“Trolls Band Together” – Road trip.
In Hollywood’s never-ending quest to milk every franchise into a desiccated husk, they present to us Trolls Band Together. While being the third film entry in the franchise, Band Together is also preceded by two holiday specials and two television series spanning 104 episodes. If there was anything left for this franchise to give, Hollywood pulled out all the stops to squeeze it out. And by all the stops I mean rehash the plot of the first movie and convince NSYNC to perform its first original song in twenty-two years as a forgettable cameo in the movie’s epilogue.
In my review of Five Nights at Freddy’s, I noted that the movie felt like an episode of Scooby-Doo. Maybe having that fresh in my brain is the reason I feel like Band Together is essentially an episode of Smurfs. In fact, the entire franchise is essentially a remake of Smurfs. A race of tiny, musical beings featuring a pointy head covering and living in the forest are constantly in danger of being eaten by giant humanoids. I’m very disappointed in myself for taking seven years to see the similarities.
When Branch (Justin Timberlake) was in diapers, he performed with his four older brothers in a boyband called BroZone. The oldest brother, John Dory (Eric Andre), was obsessed with the group hitting the perfect family harmony (which we’re told can shatter diamond), eventually driving all five siblings apart. Fast-forward to the present where Branch and Queen Poppy (Anna Kendrick) are helping plan and execute the wedding of Gristle Jr. (Christopher Mintz-Plasse) and Bridget (Zooey Deschanel). You remember the Gristle and Bridget, don’t you? They are two of the Gargamels, er…Bergens, creatures who are now friends with the trolls after spending years literally eating trolls.
Midway through the wedding ceremony, John Dory crashes the proceedings, interrupting to inform Branch that their brother Floyd (Troye Sivan) is being held prisoner in Mount Rageous by pop-star siblings Velvet (Amy Schumer) and Veneer (Andrew Rannells). Like the Bergens, Velvet and Veneer are tall, human-esque beings trading trolls’ lives for their own happiness. In this case, the duet have imprisoned Floyd in a magic diamond perfume bottle that sucks out his talent and gives it to whomever sprays themselves with the bottle. If that doesn’t scream Gargamel plot, I don’t smurf what does.
Like the first Trolls, Poppy and Branch set out on a rescue quest before Floyd is (figuratively) eaten. As the title suggests, in order to save Floyd, they have to get the band back together. And I hope you are a fan of family members squabbling on a road trip. If not, the phrase “are we there yet” is going to be the only thought you have for a large chunk of the film.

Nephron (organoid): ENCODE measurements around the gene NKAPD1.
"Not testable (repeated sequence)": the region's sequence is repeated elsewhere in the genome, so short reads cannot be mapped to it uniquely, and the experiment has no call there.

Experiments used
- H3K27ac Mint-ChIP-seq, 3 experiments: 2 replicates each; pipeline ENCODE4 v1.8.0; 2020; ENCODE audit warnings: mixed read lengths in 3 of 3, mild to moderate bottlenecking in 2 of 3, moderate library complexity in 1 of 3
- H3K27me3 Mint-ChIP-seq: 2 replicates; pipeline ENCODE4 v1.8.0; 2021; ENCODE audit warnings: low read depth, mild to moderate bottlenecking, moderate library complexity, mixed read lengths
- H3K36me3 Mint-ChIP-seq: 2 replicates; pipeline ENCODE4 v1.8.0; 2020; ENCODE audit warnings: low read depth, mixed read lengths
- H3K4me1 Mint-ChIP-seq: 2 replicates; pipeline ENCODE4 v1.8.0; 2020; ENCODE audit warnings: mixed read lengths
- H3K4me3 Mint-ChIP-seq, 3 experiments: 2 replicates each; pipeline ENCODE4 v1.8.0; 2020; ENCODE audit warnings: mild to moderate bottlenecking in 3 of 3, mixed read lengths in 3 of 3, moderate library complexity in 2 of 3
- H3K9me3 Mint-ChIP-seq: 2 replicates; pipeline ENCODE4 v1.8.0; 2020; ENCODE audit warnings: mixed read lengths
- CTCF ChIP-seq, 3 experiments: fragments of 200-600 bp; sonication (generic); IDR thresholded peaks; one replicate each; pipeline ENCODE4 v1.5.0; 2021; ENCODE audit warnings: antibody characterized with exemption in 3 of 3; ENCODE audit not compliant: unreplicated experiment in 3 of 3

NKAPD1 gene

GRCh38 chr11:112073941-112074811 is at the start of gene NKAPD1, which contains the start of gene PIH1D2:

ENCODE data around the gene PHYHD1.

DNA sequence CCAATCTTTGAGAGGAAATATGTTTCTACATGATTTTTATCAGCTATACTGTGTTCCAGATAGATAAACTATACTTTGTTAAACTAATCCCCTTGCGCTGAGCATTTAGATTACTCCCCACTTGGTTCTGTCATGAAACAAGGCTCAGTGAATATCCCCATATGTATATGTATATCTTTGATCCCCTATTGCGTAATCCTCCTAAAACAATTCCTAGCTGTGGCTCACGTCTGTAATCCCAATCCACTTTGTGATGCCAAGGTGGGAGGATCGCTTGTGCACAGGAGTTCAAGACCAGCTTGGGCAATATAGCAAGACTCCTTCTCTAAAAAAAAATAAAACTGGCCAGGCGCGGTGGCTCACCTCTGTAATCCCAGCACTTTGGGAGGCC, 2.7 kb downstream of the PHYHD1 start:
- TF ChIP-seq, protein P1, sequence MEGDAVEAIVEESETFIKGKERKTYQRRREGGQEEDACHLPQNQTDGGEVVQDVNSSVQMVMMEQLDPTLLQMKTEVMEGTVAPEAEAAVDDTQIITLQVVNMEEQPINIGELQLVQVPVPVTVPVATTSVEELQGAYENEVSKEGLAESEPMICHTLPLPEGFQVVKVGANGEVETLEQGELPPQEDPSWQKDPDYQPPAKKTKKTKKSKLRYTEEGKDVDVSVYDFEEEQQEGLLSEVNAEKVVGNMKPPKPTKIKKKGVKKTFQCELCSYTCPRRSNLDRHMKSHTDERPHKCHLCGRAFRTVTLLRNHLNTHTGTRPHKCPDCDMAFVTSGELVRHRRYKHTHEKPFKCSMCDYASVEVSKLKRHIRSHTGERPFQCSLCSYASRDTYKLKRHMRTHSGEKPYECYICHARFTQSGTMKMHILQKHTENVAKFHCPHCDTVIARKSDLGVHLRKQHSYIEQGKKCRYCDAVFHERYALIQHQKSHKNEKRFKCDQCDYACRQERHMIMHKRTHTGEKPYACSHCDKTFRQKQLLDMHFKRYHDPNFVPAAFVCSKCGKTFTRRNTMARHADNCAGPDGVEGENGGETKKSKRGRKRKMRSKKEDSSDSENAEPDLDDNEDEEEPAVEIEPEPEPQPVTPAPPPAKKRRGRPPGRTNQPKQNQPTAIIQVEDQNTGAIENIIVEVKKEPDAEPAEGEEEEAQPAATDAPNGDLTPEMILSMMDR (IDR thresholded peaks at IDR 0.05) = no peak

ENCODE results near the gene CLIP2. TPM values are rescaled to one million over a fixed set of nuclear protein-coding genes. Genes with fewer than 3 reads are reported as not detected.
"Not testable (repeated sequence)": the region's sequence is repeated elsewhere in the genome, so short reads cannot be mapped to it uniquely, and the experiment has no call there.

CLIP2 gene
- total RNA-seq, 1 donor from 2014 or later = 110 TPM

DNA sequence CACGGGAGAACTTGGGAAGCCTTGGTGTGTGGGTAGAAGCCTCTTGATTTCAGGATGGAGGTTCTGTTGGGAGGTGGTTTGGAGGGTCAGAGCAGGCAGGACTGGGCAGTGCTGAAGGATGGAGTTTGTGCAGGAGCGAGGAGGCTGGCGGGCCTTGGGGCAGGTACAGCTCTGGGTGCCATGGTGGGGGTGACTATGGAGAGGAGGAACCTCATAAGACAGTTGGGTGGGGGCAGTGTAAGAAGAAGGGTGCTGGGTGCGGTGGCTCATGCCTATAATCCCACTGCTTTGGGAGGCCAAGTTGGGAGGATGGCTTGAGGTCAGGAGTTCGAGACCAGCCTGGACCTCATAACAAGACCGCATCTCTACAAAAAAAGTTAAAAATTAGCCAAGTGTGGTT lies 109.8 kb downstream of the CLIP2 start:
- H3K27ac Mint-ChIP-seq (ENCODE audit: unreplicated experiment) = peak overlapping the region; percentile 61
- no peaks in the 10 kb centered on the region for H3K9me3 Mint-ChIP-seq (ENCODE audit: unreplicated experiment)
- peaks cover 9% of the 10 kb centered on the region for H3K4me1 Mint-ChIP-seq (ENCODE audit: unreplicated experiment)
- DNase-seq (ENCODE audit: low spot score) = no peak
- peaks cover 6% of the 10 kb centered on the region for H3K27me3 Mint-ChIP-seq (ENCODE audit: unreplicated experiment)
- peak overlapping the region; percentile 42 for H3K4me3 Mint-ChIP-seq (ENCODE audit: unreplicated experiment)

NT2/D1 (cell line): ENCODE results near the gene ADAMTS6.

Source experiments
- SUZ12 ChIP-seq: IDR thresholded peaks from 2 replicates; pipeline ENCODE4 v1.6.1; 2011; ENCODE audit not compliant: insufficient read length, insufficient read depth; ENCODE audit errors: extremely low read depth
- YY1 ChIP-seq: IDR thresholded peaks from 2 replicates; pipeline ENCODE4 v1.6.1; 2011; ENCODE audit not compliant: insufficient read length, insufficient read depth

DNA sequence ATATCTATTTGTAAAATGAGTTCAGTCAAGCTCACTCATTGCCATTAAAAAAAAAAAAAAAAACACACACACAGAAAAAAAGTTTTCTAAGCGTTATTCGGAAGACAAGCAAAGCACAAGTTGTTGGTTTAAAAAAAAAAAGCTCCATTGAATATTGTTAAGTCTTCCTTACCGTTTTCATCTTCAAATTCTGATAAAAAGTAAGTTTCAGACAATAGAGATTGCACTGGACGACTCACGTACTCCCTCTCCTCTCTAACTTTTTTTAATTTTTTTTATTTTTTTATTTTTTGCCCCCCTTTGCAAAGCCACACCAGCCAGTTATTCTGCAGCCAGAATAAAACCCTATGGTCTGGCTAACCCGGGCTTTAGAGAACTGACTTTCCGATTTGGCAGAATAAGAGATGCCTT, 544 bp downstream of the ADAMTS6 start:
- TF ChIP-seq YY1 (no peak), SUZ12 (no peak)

Like all road trips, there are stops along the way to break up the bickering. The first is Vacay Island, filled with people similar to those in Mount Rageous, but Rastafarian surfers instead of the rage partiers of Mount Rageous. Spruce (Daveed Diggs) also lives on the island, married to a Vacay Islander and has children with her. This reproductive implausibility is directly pondered by the group, forcing us and our children to also ponder it. It’s funny until your brain conjures an image, then it’s just fun.
The second location is an abandoned Bergen miniature golf course inhabited by trolls. In a half-baked, completely unnecessary subplot, these trolls turn out to be a group left behind when the rest of the trolls escaped the Bergen troll tree prison at the beginning of the first film. Plus, the last brother, Clay (Kid Cudi), is there. The leader of the group is Poppy’s long-lost sister Viva (Camila Cabello), whom Poppy did not know existed. Viva and friends still think Bergens want to eat them, so try to force Poppy and the gang to remain with them. While Poppy is ecstatic that she has a sibling (after spending most of her screen time wishing she had a sibling), the quest must go on. Poppy and Clay depart, leaving Viva with the knowledge that Bergens no longer eat trolls, setting up a contrived reason for Viva to show up in the climax (involving the honeymooning Gristle and Bridget).
While I was fairly entertained (I always enjoy quest stories), Band Together pales in comparison to the original Trolls (though is much better than the atrocious Trolls World Tour). Almost no time is spent exploring the new realms or species we’re introduced to. Poppy and Branch experience zero character growth. Gristle and Bridget are reduced to punchlines. The new characters introduced are so thin they are barely one-dimensional. Worst of all, Cloud Guy – the best character in the whole franchise – is only on screen for a couple of seconds. And that’s before we note that getting the band back together to hit the perfect family harmony is a big MacGuffin. Why not just take the lid off the perfume bottle? I’m pretty sure that’s what the Smurfs would have done.
It’s easy to dismiss any criticism by saying adults are not the target audience for this film. Except, we very clearly are. NSYNC broke up twenty-one years ago, so today’s kids don’t know what a Joey Fatone is. This makes the NSYNC cameo in Band Together meaningless to everyone who can’t legally drink. Then there is the soundtrack, featuring hits from decades ago, from Weezer’s “Island in the Sun” to The Beatles “Eleanor Rigby” to Dolly Parton’s “9 to 5.” Troll dolls themselves debuted in 1959, hitting popular heights in the 1960s and again in the 1990s. And don’t forget the movie asks the audience to imagine what it would look like if a troll doll had sex with a giraffe. There’s more than one way to hit the perfect family harmony.
Rating: Ask for eight smurfs back.